Does your lawyer still represent you once judge rules?

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Does your lawyer still represent you once judge rules?

We have issues that have come up after the judges ruling, does our lawyer still represent us for the

case?

Asked on January 27, 2018 under Criminal Law, Oklahoma

Answers:

SJZ, Member, New York Bar / FreeAdvice Contributing Attorney

Answered 3 years ago | Contributor

Your lawyer still represents you if you hire him/her to continue representing you and he/she agrees to represent you. A lawyer does not become your lawyer forever, even regarding a single legal matter; rather, typically, the attorney represents you through the end of the phase that you hired him or her for (such as through the end of the trial, when the court issues a ruling or verdict). To have him or her represent you after that (such as on an appeal), you'd have to hire him/her and he/she would have to agree to take the matter on. If the lawyer does agree to represent you, then he must represent you through that phase of the proceedings you hired him/her for, until you and he/she agree to let him stop repesenting you, you fail to pay him/her as required (lawyers don't have to work for free), or you lie to him/her or fail to cooperate with him/her. (A lawyer can also be released from representation for his/her medical reasons or legitimate personal emergencies or tragedies, like a death in the family causing him/her to take a set back from practicing law).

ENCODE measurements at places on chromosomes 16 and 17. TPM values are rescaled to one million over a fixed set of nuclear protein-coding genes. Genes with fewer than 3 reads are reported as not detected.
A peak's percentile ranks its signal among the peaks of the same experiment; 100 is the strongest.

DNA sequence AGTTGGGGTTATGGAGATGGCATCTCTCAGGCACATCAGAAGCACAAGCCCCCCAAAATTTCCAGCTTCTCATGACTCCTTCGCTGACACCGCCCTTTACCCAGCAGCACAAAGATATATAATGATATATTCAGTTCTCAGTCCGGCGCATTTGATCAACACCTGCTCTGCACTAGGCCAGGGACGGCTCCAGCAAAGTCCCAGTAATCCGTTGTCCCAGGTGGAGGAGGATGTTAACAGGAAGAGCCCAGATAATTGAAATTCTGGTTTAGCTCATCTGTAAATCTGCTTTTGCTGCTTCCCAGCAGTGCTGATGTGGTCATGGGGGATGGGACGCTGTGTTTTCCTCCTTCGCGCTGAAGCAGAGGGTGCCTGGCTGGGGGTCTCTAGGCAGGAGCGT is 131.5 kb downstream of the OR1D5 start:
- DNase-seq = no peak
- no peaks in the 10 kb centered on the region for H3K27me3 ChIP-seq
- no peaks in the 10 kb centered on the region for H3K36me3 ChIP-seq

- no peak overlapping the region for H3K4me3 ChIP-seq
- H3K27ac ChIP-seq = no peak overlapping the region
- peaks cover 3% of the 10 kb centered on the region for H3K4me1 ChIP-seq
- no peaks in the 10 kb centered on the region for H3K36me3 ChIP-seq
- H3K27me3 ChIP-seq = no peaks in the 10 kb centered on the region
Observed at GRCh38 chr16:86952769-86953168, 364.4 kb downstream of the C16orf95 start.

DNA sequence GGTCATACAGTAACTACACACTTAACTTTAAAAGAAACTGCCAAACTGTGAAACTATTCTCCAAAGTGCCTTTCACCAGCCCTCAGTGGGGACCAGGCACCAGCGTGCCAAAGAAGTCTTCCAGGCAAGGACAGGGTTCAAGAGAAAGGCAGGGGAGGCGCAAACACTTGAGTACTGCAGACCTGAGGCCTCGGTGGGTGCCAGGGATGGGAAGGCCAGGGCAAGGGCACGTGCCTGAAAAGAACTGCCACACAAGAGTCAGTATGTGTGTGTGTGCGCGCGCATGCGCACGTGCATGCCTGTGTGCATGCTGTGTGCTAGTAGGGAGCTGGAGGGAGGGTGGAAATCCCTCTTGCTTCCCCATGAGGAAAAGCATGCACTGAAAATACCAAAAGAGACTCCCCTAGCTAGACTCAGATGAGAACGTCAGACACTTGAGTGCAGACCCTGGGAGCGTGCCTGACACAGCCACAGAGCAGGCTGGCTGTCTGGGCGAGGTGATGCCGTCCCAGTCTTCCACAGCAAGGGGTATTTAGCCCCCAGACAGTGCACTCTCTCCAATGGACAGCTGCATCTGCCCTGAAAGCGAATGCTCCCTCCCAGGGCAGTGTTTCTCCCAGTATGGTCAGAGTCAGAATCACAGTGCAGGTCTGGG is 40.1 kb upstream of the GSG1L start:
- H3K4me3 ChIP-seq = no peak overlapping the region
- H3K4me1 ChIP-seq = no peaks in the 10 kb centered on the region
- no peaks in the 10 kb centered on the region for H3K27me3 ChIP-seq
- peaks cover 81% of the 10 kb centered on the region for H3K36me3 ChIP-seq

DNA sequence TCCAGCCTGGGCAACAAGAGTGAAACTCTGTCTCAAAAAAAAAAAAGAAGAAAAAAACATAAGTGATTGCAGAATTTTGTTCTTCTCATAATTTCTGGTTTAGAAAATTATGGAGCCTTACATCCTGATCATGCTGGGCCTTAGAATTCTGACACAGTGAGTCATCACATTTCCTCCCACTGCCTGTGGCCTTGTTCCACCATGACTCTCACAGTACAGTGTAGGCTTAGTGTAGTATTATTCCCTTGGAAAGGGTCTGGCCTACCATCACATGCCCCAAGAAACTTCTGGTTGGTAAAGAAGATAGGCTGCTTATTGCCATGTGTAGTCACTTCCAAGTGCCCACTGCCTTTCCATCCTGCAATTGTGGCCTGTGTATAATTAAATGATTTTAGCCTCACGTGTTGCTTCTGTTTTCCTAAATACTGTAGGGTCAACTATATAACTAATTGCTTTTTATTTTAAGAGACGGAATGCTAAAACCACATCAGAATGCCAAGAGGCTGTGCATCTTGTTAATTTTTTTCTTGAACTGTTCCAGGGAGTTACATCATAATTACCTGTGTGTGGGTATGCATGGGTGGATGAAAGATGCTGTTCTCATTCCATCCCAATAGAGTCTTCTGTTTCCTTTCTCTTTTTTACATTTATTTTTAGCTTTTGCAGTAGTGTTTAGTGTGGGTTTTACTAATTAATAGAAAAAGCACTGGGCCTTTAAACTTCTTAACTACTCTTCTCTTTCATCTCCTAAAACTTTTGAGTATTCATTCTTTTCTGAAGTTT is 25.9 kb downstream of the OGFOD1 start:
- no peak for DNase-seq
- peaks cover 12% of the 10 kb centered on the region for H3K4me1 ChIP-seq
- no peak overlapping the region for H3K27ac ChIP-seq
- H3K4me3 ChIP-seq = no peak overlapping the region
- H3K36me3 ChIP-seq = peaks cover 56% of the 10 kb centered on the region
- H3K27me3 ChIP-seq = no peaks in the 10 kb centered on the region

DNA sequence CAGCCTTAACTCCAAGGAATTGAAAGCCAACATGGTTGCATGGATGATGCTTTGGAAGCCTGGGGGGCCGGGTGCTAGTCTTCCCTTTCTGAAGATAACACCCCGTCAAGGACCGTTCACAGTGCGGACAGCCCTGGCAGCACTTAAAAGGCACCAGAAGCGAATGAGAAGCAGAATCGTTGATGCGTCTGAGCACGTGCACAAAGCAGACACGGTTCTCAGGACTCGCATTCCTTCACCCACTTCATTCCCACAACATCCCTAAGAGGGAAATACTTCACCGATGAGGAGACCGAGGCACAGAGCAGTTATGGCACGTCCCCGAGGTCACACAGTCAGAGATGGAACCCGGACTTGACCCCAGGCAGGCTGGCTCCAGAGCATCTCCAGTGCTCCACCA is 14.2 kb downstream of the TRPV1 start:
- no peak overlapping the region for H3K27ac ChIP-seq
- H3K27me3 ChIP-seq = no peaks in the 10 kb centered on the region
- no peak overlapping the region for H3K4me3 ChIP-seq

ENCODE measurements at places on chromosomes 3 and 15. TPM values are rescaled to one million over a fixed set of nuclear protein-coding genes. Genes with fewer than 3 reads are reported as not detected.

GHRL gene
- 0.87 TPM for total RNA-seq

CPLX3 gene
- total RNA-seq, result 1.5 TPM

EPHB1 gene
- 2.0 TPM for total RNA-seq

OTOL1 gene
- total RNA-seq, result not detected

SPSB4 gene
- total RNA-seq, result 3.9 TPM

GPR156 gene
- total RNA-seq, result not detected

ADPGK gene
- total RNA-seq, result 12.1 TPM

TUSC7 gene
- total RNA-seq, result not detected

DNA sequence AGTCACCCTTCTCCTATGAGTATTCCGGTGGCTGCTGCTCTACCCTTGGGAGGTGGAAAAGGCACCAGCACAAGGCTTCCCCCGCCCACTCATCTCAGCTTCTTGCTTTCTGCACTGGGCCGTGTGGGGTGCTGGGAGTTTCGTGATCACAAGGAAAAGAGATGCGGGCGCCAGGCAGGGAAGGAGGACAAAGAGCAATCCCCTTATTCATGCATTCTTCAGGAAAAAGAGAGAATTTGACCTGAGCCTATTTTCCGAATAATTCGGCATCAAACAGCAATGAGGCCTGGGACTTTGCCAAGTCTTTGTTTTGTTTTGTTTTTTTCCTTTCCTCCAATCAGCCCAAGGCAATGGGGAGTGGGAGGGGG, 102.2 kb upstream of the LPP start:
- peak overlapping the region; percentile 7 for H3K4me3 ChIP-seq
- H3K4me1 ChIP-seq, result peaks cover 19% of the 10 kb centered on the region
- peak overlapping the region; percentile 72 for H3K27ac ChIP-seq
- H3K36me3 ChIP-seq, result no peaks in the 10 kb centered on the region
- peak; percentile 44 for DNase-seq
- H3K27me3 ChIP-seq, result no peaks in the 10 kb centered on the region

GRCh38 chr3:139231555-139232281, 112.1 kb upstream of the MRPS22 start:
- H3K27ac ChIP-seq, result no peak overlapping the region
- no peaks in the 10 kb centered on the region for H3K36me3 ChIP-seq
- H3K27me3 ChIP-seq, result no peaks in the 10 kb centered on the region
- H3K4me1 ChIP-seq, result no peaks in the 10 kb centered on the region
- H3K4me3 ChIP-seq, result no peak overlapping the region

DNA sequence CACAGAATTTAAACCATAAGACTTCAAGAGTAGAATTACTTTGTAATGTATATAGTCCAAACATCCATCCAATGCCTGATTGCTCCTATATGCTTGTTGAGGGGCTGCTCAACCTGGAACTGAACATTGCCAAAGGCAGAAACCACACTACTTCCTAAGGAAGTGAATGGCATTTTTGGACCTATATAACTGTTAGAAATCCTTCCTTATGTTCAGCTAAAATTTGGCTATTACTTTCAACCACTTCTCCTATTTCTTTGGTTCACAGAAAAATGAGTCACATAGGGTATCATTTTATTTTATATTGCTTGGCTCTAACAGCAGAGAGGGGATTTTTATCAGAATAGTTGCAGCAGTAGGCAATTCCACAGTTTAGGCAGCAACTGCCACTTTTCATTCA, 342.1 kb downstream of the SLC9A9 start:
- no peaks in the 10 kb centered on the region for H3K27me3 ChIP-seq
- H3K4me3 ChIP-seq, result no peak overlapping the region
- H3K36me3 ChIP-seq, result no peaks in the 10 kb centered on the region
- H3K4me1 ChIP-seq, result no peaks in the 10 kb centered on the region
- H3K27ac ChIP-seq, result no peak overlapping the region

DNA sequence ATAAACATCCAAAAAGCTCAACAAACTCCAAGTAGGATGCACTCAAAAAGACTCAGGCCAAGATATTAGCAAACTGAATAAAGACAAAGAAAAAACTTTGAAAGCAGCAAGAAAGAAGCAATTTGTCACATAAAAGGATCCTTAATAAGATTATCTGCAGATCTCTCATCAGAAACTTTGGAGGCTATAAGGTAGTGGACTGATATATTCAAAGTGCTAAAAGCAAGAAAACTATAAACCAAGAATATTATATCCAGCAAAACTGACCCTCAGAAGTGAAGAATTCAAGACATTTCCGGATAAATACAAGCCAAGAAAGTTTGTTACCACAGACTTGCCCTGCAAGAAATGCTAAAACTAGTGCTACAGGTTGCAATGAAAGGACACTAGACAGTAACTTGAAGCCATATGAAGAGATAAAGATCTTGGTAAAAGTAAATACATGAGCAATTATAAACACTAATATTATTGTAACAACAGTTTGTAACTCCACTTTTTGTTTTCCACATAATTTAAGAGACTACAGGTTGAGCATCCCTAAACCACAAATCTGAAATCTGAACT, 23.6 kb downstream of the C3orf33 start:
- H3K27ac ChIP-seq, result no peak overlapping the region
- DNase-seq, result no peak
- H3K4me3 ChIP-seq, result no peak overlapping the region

IMPORTANT NOTICE: The Answer(s) provided above are for general information only. The attorney providing the answer was not serving as the attorney for the person submitting the question or in any attorney-client relationship with such person. Laws may vary from state to state, and sometimes change. Tiny variations in the facts, or a fact not set forth in a question, often can change a legal outcome or an attorney's conclusion. Although AttorneyPages.com has verified the attorney was admitted to practice law in at least one jurisdiction, he or she may not be authorized to practice law in the jurisdiction referred to in the question, nor is he or she necessarily experienced in the area of the law involved. Unlike the information in the Answer(s) above, upon which you should NOT rely, for personal advice you can rely upon we suggest you retain an attorney to represent you.

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